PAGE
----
Mechanochemical properties of DNA origami nanosprings revealed by force jumps in optical tweezers

Deepak Karna, Wei Pan, Shankar Pandey, Yuki Suzuki, Hanbin Mao

Research output: Contribution to journalArticlepeer-review

Abstract

By incorporating pH responsive i-motif elements, we have constructed DNA origami nanosprings that respond to pH changes in the environment. Using an innovative force jump approach in optical tweezers, we have directly measured the spring constants and dynamic recoiling responses of the DNA nanosprings under different forces. These DNA nanosprings exhibited 3 times slower recoiling rates compared to duplex DNA backbones. In addition, we observed two distinct force regions which show different spring constants. In the entropic region below 2 pN, a spring constant of ~0.03 pN nm-1 was obtained, whereas in the enthalpic region above 2 pN, the nanospring was 17 times stronger (0.5 pN nm-1). The force jump gave a more accurate measurement on nanospring constants compared to regular force ramping approaches, which only yielded an average spring constant in a specific force range. Compared to the reported DNA origami nanosprings with a completely different design, our nanospring is up to 50 times stiffer. The drastic increase in the spring constant and the pH responsive feature allow more robust applications of these nanosprings in many mechanobiological processes.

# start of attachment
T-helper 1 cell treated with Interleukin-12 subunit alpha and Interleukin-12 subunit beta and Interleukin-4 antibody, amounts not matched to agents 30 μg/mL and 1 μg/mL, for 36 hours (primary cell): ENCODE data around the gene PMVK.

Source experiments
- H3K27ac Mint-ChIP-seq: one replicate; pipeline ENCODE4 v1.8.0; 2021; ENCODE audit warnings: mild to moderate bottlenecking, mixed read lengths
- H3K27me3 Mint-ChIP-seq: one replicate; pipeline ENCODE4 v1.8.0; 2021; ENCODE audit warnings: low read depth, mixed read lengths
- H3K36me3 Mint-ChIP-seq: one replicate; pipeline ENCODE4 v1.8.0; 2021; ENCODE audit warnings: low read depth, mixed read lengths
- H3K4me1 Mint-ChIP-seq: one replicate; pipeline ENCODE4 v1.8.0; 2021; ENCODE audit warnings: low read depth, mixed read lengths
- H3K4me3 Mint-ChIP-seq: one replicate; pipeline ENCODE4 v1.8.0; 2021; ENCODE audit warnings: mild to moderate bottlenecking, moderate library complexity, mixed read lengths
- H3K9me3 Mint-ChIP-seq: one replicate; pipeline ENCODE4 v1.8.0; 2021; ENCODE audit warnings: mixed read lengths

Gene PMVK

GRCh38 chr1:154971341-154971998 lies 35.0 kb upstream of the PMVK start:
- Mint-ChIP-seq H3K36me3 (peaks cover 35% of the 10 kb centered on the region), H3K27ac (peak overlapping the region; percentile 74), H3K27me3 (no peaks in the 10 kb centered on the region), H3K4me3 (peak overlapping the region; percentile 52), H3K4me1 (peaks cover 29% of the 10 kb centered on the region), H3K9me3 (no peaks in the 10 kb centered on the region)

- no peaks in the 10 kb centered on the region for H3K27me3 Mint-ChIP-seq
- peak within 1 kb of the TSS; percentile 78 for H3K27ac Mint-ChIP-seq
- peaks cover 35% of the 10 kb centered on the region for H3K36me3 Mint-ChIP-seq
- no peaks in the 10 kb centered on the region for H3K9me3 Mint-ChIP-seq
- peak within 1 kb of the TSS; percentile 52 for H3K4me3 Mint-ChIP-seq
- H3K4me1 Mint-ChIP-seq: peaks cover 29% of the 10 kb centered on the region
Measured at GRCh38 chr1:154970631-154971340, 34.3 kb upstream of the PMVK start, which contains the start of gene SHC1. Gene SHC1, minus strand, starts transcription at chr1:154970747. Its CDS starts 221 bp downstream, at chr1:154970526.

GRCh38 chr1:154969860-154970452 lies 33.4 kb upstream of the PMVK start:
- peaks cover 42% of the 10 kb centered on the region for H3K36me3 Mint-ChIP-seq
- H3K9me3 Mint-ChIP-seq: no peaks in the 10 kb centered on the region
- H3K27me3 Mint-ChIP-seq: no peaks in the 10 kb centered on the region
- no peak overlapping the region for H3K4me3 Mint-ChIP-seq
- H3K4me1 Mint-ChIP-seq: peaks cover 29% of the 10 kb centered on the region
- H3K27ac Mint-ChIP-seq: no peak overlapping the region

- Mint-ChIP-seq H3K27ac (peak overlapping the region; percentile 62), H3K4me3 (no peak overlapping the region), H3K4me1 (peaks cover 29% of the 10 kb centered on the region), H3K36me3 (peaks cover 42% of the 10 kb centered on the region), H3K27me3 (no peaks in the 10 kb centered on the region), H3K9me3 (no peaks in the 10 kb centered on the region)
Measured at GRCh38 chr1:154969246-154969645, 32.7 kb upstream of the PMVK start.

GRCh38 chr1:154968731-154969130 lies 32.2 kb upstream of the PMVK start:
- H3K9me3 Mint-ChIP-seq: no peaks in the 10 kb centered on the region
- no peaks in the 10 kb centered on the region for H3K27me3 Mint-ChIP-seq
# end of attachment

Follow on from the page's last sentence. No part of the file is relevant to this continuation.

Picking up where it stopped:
Original languageEnglish
Pages (from-to)8425-8430
Number of pages6
JournalNanoscale
Volume13
Issue number18
DOIs
Publication statusPublished - 2021 May 14

ASJC Scopus subject areas

  • Materials Science(all)

Fingerprint

Dive into the research topics of 'Mechanochemical properties of DNA origami nanosprings revealed by force jumps in optical tweezers'. Together they form a unique fingerprint.

Cite this